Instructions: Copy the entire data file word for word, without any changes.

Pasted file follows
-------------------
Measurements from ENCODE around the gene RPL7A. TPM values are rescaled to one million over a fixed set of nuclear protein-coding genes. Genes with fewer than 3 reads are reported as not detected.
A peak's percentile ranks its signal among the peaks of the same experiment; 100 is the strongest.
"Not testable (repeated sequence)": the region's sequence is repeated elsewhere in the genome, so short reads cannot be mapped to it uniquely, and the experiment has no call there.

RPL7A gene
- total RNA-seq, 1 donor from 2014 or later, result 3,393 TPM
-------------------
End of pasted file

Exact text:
Measurements from ENCODE around the gene RPL7A. TPM values are rescaled to one million over a fixed set of nuclear protein-coding genes. Genes with fewer than 3 reads are reported as not detected.
A peak's percentile ranks its signal among the peaks of the same experiment; 100 is the strongest.
"Not testable (repeated sequence)": the region's sequence is repeated elsewhere in the genome, so short reads cannot be mapped to it uniquely, and the experiment has no call there.

RPL7A gene
- total RNA-seq, 1 donor from 2014 or later, result 3,393 TPM